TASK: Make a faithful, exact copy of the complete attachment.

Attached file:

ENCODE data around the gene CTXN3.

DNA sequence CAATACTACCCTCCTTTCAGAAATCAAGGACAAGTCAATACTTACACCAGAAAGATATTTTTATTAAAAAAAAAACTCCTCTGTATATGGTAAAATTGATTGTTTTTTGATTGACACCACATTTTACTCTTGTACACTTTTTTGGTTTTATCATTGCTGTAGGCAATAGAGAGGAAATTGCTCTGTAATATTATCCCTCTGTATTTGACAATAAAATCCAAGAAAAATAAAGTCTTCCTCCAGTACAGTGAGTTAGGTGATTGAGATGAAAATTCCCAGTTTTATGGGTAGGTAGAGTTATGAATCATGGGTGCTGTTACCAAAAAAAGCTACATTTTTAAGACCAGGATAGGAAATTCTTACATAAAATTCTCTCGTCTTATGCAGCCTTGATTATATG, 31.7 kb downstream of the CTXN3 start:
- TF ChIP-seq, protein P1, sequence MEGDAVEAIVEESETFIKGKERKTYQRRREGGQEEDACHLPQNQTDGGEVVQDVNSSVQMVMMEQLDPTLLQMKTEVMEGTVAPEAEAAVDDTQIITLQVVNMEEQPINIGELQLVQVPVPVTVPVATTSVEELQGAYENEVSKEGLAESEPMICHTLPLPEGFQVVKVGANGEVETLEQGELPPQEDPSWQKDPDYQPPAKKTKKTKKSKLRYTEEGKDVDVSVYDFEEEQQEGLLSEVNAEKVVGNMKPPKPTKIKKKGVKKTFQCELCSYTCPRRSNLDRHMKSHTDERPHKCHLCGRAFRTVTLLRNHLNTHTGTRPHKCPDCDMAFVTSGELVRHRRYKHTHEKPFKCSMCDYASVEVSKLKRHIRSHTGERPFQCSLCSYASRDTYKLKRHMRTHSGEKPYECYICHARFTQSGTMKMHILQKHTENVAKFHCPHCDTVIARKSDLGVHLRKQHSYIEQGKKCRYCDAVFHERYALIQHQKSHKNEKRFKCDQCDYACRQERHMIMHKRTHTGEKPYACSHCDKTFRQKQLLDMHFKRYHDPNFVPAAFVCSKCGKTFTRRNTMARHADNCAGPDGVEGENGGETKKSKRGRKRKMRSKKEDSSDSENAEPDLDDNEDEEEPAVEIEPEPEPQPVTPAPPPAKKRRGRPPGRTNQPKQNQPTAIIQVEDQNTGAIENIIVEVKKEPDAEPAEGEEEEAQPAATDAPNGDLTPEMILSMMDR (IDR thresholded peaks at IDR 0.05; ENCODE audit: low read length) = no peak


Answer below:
ENCODE data around the gene CTXN3.

DNA sequence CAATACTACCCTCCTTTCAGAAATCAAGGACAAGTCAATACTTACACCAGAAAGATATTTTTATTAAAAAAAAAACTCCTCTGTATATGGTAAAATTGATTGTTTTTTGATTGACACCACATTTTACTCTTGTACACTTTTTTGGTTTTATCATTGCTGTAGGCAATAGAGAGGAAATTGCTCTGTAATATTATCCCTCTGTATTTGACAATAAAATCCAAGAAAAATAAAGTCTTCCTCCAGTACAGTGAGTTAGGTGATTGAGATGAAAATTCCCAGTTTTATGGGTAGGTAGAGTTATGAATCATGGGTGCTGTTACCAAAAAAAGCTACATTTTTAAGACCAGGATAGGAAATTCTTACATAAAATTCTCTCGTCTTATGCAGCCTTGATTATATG, 31.7 kb downstream of the CTXN3 start:
- TF ChIP-seq, protein P1, sequence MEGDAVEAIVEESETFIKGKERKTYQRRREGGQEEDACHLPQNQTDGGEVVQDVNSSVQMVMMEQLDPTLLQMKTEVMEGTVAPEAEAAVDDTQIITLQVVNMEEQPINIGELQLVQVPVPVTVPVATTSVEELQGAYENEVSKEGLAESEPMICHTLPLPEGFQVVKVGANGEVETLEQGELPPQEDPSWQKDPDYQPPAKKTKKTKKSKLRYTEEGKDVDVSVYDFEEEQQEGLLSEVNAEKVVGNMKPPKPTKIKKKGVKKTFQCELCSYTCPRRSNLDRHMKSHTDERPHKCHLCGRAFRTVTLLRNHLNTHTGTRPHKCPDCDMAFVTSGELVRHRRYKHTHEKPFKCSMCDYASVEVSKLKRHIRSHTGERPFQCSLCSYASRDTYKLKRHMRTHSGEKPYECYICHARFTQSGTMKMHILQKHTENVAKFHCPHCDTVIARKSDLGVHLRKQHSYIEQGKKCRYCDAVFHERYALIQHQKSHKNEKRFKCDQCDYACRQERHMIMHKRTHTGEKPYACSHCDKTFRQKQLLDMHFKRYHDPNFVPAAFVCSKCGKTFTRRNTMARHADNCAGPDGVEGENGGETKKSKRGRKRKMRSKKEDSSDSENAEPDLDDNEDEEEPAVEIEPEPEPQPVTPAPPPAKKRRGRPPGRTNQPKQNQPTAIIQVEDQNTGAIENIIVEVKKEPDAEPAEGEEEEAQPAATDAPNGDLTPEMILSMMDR (IDR thresholded peaks at IDR 0.05; ENCODE audit: low read length) = no peak